stock market volatility chart
Many investors are convinced the market is stacked against them.
It is.... but not for the reasons you might think.
Dismal returns actually have very little to do with super computers, research, insider information or access to the trading floor.
The real issue comes down to something very simple - the difference between how individuals and professionals approach stock market volatility.
Most investors head for the hills when volatility rises.
Successful traders, on the other hand, embrace it because they know stock market volatility represents an opportunity.
I find this especially ironic considering how often I hear individuals tell me they invest because they want the "big gains."
Because most of the time they choke at the very moment when the upside potential is highest. Instead of buying when prices are low, they head for the exits.
This costs them big time.
The Perils of Stock Market VolatilityA 2011 study from DALBAR, a Boston-based research firm, shows that investors achieved a mere 41.9% of the S&P 500's performance over the 20 years ended December 31, 2010.
In other words, investors left 58.1% on the table.
The DALBAR study also shows that the average investor achieved only 3.8% a year versus the 9.1% annualized returns of the S&P 500 because they tended to jump in and out of the markets at the worst possible moments.
Adding insult to financial injury, Berkeley Finance Professor Terrance Odean's analysis of more than 10,000 retail brokerage accounts shows that the stocks investors sell tend to outperform the ones they buy.
In fact, Odean found that winning stocks went on to gain an average of 3.4 percentage points more in the year after they were sold than the losers to which investors clung.
The pros have a very different view.
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The New Abnormal: Permanently Engineered Market Volatility
If the gut-wrenching market volatility of the past few weeks has made you sick to your stomach , I have some bad news for you: violent volatility is the new normal - or more precisely, the new ab-normal.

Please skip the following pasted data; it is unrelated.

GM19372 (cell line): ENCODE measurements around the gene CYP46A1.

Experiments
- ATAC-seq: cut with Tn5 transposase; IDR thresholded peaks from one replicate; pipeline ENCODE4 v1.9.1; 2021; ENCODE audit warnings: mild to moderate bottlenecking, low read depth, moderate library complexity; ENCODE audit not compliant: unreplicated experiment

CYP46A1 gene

After massive market moves last week, the Dow Jones Industrial Average tumbled 419.63 points yesterday (Thursday). And, while t hat may be bad news for average investors, it's something Wall Street wants.
If you're not a day-trader, high-frequency trader, hedge-fund manager, or institutional desk trader, reading this is going to make you mad as hell. But it's something you have to know, understand, and accept if you're going to be a successful investor going forward.
The reality is that in their crusade to manufacture extraordinary personal wealth, Wall Street insiders have engineered volatility into the capital markets.
This change is permanent.
Indeed, the same dangerous volatility that destabilizes markets creates innumerable trading opportunities for Wall Street's proprietary traders. These traders feed off each other and off their banking-industry clients.
The game is simple: Wall Street creates market volatility, some of which leads to panic. Panicked investors, in desperate searches for safety, turn to "experts" for protection. And Wall Street rakes in the profits - not just from their market-crushing trades, but from the investment fees they charge individual investors, companies and nations.
It's similar to how the mafia might trash your business and then offer to "sell" you their protection services.
By increasing volatility in stock, bond, commodity and real estate markets, The Street has created a self-perpetuating moneymaking machine.
Obviously, without the manufactured volatility, markets would be more stable, predictable and better serve economic development and growth. But there are no extraordinary gains to be made in calm and stable markets.
So Wall Street for decades has worked to make market volatility the norm.
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